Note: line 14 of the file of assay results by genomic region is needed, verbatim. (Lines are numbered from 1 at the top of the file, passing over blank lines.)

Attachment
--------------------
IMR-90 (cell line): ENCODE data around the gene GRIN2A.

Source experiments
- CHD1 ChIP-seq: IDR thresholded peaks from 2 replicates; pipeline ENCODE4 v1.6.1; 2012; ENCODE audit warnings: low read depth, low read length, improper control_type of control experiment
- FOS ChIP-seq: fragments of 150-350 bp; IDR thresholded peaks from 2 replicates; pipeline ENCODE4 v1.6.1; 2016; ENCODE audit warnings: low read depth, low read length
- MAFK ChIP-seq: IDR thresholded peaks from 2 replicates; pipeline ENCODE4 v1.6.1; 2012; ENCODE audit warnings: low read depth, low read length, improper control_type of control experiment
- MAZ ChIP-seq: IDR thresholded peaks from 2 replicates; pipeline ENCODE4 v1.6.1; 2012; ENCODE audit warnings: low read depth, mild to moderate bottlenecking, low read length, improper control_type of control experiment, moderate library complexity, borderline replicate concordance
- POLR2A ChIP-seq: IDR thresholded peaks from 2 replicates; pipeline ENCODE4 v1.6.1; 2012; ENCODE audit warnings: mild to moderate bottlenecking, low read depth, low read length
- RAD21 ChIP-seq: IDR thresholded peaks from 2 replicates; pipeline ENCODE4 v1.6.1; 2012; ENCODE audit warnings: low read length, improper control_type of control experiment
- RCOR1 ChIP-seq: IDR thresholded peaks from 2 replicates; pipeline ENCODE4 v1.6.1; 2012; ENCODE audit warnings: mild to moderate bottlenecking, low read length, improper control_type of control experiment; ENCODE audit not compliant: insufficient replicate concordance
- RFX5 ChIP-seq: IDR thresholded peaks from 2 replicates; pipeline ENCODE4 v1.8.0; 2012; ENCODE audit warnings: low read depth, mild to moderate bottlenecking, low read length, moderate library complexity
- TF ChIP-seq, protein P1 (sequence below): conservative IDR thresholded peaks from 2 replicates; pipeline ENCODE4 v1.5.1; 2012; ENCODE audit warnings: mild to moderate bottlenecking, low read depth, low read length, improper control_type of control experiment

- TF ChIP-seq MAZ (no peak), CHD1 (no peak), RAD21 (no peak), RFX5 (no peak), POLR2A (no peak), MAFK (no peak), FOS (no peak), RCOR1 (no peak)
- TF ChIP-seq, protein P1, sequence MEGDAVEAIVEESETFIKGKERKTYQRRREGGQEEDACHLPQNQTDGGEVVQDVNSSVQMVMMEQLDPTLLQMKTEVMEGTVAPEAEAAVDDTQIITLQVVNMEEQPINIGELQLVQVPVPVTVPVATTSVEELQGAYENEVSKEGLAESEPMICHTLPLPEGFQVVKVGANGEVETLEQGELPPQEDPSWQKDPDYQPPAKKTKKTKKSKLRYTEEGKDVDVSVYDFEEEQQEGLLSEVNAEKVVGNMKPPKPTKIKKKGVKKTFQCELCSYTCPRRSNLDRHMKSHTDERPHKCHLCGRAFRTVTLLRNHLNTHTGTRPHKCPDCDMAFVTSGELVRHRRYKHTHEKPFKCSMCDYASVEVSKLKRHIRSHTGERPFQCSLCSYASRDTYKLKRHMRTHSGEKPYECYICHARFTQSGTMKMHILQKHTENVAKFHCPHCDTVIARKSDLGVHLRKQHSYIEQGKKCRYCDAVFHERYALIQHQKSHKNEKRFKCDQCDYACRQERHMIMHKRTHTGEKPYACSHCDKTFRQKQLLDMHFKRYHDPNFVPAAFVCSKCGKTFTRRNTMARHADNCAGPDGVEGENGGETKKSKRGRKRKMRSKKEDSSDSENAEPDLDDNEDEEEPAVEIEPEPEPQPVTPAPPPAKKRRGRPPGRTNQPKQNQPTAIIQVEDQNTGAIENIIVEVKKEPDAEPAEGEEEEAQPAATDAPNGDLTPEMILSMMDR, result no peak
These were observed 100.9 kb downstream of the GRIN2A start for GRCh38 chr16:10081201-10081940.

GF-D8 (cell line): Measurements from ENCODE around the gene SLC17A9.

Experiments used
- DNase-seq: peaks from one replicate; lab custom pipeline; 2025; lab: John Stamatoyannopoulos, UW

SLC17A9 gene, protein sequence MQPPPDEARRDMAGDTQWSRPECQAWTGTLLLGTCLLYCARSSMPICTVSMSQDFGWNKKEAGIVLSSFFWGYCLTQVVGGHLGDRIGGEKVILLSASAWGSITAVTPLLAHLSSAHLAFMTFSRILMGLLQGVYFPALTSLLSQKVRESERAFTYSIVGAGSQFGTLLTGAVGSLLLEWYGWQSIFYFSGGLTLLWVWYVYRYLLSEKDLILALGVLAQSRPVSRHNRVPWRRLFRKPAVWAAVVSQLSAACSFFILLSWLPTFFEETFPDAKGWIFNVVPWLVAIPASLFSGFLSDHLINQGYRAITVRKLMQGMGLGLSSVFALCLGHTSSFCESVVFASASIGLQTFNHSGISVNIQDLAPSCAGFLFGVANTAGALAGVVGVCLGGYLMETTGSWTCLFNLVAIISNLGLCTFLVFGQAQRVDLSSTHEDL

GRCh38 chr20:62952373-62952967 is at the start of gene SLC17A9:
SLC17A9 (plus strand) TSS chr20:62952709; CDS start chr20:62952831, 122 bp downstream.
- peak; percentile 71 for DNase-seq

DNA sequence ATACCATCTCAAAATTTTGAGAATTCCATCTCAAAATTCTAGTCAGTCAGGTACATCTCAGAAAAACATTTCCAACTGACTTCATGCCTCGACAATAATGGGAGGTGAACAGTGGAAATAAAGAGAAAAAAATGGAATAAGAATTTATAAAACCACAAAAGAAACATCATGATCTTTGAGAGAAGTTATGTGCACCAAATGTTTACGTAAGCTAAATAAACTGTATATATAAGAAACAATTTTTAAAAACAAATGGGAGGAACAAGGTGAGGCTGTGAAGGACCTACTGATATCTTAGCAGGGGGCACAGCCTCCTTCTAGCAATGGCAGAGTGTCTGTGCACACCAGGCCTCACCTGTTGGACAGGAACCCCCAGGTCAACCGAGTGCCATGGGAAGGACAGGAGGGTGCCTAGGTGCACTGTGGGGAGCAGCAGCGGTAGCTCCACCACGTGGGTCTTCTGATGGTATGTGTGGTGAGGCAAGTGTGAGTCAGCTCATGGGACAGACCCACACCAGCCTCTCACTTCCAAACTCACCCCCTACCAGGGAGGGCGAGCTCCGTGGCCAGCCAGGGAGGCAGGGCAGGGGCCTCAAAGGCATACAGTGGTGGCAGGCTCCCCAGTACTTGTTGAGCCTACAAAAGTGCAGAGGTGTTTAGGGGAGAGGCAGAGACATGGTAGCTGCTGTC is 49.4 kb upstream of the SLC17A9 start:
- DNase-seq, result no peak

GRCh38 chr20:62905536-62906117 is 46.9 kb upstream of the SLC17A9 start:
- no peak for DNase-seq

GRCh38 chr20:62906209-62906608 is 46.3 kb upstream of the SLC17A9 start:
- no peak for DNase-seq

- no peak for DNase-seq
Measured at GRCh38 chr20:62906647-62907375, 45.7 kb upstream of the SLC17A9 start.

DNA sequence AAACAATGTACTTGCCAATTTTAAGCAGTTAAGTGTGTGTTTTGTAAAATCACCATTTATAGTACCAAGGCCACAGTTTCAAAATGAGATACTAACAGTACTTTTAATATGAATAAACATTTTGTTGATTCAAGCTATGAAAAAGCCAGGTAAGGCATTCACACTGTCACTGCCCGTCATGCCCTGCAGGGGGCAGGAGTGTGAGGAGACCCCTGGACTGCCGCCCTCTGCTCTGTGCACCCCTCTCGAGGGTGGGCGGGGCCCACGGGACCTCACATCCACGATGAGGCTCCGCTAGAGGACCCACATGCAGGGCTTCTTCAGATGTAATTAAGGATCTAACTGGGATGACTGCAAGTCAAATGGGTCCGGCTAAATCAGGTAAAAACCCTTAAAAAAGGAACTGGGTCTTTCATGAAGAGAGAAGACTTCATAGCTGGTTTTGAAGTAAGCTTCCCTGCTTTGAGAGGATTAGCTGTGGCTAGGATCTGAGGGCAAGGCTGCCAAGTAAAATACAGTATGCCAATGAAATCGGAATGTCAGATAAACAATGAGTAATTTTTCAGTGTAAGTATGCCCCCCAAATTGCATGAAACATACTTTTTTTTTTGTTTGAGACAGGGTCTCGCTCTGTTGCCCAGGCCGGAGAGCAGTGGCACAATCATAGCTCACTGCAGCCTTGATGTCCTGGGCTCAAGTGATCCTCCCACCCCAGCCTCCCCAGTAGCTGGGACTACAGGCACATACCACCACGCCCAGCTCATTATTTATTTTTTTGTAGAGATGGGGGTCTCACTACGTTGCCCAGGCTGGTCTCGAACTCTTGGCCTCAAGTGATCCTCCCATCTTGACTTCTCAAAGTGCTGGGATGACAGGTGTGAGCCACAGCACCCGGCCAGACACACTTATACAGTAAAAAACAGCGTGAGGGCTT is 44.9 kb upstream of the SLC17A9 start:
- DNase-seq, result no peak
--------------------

These were observed 100.9 kb downstream of the GRIN2A start for GRCh38 chr16:10081201-10081940.